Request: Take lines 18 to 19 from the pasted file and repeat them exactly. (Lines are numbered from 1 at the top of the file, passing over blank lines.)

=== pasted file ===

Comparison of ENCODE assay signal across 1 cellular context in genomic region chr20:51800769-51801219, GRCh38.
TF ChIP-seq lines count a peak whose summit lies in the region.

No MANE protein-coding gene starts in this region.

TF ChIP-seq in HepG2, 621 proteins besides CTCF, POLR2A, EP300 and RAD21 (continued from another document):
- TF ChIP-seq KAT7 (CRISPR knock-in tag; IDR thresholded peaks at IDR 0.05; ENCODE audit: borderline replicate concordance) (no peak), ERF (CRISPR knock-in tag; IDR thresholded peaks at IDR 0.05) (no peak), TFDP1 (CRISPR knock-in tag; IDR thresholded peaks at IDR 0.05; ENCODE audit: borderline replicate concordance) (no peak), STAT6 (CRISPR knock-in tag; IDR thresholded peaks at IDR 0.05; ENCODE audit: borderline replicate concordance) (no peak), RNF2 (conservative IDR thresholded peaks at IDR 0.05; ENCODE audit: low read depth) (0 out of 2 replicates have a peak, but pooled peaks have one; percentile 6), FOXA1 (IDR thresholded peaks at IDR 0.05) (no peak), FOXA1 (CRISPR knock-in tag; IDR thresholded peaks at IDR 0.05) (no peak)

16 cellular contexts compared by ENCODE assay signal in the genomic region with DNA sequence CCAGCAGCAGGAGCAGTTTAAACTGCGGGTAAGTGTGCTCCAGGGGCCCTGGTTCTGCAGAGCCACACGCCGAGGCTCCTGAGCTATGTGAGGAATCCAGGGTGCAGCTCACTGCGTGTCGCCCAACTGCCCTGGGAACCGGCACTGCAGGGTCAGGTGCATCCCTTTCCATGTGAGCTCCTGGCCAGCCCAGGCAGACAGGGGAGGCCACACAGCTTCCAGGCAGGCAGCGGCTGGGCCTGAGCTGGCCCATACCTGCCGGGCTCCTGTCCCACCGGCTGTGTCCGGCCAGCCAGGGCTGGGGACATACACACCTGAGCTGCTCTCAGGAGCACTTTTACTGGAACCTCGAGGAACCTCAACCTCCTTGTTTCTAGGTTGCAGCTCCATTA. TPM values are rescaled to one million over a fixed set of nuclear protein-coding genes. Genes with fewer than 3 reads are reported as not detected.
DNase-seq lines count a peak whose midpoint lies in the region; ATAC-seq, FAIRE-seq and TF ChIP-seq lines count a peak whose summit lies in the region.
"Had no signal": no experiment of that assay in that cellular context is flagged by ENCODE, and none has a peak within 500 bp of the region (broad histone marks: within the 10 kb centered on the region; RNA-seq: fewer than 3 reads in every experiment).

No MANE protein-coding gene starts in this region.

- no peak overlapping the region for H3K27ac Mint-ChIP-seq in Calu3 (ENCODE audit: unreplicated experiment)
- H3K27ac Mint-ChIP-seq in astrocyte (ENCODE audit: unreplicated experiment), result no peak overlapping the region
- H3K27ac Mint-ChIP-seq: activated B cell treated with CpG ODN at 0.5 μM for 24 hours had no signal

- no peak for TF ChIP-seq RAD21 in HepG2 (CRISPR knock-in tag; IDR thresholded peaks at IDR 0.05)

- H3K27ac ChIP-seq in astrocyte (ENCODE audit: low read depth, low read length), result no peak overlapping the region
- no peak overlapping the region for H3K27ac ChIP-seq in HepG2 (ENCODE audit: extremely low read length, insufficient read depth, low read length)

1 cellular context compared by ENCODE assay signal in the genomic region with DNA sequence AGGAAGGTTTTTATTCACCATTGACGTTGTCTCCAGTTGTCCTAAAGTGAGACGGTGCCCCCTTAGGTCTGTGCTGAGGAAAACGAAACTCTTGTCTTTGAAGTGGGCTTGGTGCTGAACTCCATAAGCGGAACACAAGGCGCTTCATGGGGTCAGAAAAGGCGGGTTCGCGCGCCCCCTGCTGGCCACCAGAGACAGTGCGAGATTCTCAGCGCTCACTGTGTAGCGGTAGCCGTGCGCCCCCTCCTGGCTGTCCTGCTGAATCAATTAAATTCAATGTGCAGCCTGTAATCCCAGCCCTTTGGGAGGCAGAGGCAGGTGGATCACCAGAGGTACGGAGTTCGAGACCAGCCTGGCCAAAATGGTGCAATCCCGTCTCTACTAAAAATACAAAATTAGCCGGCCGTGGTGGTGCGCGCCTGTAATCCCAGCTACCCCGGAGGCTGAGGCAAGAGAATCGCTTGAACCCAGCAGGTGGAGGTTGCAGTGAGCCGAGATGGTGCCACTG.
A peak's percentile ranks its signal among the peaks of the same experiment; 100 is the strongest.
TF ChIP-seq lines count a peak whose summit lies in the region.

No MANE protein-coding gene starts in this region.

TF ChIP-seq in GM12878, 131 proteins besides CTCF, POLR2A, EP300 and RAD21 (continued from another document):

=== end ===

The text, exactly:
TF ChIP-seq lines count a peak whose summit lies in the region.

No MANE protein-coding gene starts in this region.